The Arizona tribe known for its blue-green waterfalls won’t allow visitors to book through a tour company this year.
FLAGSTAFF, Ariz. — The thousands of tourists who travel to a remote Native American reservation deep in the Grand Canyon each year to camp near a series of picturesque, blue-green waterfalls will have to do so without the benefit of professional guides.
The Havasupai Tribe has decided not to allow outfitters to escort visitors this year down the long, winding path that leads to its small, roadless reservation and on to its main tourist draw: towering waterfalls that cascade into swimming holes that are warm year-round.
Tourists can visit the waterfalls, either by reserving a room at the tribe’s only lodge or by snapping up a coveted permit for one of its hundreds of camping spots scattered amid a creek. But starting in February, they’ll have to find their own way to the reservation’s waterfalls and caves, and carry their own food and gear.
Abbie Fink, a spokeswoman for the Havasupai Tribe, said the Tribal Council’s decision isn’t a reflection on the outfitters. Rather, she said the tribe wanted to manage all tourist traffic itself.
“It’s not solving a problem. It’s returning the enterprise to the control of the tribe,” she told The Associated Press.
For years, the tribe has set aside spots for tour companies, which often bought permits in bulk. The outfitters paid a licensing fee of several thousand dollars, and some had elaborate setups with gourmet meals, inflatable couches and massage therapists. Most brought just the essentials.
Fink couldn’t say exactly how much tour guides paid or how many licenses have been issued in the past. She said the Tribal Council would re-evaluate outfitter licenses for 2020.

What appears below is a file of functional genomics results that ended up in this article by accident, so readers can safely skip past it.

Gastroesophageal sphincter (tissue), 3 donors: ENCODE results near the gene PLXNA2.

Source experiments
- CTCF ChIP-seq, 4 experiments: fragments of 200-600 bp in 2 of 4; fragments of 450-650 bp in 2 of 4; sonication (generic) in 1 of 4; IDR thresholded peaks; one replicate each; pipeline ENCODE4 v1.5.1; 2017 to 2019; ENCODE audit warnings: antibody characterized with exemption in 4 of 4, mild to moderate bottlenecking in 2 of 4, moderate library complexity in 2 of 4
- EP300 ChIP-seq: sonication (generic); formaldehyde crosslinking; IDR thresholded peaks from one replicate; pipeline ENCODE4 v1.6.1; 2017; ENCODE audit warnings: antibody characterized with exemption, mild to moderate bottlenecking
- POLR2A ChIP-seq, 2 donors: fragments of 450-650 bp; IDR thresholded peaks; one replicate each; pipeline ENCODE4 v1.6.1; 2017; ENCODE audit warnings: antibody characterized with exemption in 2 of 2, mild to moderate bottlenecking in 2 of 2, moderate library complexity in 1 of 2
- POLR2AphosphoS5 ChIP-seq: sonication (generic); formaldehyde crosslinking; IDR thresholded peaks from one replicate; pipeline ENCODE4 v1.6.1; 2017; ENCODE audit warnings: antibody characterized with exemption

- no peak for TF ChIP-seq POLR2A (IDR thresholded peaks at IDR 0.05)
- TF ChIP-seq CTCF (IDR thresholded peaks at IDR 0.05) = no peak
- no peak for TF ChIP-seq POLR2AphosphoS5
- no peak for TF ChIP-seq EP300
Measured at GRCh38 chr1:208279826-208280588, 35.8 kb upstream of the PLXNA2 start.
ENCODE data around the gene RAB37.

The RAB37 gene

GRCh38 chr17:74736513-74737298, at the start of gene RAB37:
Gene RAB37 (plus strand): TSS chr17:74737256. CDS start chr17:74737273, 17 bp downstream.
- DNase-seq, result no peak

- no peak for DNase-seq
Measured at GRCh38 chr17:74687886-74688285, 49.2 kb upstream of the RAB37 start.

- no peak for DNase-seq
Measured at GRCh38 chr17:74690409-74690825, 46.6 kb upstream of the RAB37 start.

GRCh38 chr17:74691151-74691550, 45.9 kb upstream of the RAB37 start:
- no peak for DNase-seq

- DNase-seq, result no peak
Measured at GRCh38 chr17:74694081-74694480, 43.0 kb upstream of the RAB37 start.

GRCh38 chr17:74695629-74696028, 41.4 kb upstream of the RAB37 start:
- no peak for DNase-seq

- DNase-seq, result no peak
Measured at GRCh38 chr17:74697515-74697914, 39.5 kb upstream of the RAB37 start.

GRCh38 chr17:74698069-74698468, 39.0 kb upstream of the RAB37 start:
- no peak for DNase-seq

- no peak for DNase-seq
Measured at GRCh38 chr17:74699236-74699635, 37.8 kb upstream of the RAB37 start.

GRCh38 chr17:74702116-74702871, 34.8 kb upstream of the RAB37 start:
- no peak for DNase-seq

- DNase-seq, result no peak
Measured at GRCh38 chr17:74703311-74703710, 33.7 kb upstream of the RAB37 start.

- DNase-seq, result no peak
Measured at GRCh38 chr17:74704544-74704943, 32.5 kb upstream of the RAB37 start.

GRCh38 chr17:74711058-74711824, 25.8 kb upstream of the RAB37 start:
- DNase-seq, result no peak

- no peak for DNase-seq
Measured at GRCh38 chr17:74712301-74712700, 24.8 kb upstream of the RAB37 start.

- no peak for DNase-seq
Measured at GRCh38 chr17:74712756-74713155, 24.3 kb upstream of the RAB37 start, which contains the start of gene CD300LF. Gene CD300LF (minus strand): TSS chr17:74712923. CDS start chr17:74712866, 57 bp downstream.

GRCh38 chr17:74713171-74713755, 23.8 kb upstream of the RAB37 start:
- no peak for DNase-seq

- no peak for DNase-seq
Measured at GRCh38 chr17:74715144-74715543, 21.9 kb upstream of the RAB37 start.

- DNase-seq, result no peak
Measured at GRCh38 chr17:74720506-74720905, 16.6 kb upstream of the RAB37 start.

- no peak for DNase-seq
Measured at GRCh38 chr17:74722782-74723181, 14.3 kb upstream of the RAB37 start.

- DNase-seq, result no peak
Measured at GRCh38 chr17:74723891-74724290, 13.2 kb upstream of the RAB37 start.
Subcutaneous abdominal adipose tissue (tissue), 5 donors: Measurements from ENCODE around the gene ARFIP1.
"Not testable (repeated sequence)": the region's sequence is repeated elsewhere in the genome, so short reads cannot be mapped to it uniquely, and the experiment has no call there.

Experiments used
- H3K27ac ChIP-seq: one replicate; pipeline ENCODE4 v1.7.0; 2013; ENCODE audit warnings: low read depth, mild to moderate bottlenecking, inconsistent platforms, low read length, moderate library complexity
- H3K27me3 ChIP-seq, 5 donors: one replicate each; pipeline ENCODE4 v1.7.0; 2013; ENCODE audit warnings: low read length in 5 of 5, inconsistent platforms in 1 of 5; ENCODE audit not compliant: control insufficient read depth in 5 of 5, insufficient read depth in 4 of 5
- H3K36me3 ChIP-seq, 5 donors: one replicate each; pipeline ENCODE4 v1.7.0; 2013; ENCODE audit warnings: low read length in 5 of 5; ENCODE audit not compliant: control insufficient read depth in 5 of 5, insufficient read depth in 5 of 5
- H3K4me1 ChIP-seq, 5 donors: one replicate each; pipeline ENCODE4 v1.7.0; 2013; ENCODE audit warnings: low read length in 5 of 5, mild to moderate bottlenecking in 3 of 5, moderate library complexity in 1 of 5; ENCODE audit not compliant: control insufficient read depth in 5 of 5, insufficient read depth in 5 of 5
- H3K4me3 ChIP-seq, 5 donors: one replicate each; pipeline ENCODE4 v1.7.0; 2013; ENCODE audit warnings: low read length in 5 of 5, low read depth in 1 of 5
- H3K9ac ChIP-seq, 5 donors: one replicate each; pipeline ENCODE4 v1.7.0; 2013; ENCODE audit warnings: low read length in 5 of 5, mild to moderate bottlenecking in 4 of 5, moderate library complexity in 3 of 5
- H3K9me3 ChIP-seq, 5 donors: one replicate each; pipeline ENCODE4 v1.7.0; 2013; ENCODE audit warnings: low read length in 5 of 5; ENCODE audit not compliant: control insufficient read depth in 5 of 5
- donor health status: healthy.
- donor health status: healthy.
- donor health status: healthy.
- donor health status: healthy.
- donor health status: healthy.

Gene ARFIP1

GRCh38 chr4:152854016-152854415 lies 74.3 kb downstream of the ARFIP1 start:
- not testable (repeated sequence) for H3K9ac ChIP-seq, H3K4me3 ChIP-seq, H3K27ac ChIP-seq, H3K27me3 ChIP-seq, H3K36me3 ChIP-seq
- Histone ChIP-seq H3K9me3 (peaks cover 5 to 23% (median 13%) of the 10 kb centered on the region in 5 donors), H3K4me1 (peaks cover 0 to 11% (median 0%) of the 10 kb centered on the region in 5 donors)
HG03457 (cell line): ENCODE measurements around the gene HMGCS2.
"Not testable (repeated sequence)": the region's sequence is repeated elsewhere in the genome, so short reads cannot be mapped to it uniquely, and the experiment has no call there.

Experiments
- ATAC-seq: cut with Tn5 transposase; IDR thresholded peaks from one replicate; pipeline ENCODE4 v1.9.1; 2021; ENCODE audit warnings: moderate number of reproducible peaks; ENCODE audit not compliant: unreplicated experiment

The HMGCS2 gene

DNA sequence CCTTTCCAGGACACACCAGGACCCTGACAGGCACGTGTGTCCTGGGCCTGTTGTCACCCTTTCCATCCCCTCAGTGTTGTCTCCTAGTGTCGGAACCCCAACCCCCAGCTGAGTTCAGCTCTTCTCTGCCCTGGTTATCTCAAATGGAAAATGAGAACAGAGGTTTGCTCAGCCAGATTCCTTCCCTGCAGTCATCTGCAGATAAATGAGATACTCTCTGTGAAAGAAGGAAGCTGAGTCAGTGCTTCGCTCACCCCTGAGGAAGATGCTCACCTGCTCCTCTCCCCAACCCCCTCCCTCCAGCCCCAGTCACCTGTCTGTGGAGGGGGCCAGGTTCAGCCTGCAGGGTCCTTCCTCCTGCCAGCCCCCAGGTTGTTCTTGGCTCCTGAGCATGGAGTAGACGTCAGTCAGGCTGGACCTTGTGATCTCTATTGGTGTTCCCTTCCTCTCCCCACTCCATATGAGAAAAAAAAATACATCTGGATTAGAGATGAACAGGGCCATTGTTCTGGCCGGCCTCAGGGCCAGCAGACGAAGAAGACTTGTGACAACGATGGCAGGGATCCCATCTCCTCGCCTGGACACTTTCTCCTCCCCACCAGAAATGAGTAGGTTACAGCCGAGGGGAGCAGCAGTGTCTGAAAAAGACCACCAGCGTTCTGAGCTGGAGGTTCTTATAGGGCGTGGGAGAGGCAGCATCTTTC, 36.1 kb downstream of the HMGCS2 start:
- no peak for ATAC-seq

The tribe relies heavily on tourism and estimates that between February and November, it gets 30,000 to 40,000 visitors per year to its reservation deep in a gorge west of Grand Canyon National Park that’s accessible only by foot or helicopter, or by riding a horse or mule. The tribe does maintenance in the campground and on the trails in December and January.
The tribe doesn’t allow day hikes, so visitors wanting to take in its waterfalls and other sights must reserve overnight trips in the campground or at the sole lodge.
Rooms in the lodge, which can be booked only by phone, are sold out for the rest of this year. Reservations for 2020 start June 1.
Permits for 2019 camping spots become available online Feb. 1 and are expected to sell out in minutes. People on social media have been strategizing for months about how to boost their chances, including by setting up an account early, recruiting friends and family to try to book a trip and repeatedly refreshing multiple internet browsers.
The permits are $100 per person per night Monday through Thursday, and $125 a night Friday through Sunday, slight increases over last year. The tribe grants about 300 camping permits a day, Fink has said.
Adam Henry, co-owner of Discovery Treks, books between 100 and 200 people on the Havasupai trip each year but has had to stick to offering trips in other spots of the Grand Canyon. He says that’s not always welcome news for tourists intent on venturing to the waterfalls.
The hike takes tourists 8 miles (13 kilometers) down a winding trail through desert landscape before they reach the first waterfall. Then comes the village of Supai, where 600 tribal members live year-round. Another 2 miles (3 kilometers) down the trail is the campground with waterfalls on both ends.
“The blue-green water is what people want to see,” Henry said. “It’s certainly a significant bummer for people who aren’t going to be able to get out there on their own.”
Christine Miller, who works with the tour guide company Wildland Trekking, said tourists can find packing lists online and videos on Havasupai to help plan their trip. The advantage to having a tour guide is knowing how to reach the sights off the main trail, including other waterfalls, caves and swimming pools.
“There are not really any good maps out there to tell you when to cross, when not to cross” the creek, she said.
The tribe temporarily suspended licenses for outfitters in 2016 in part to review the impact that supplies loaded onto pack animals had on the animals and the trail. Fink did not respond to questions about what came out of that review.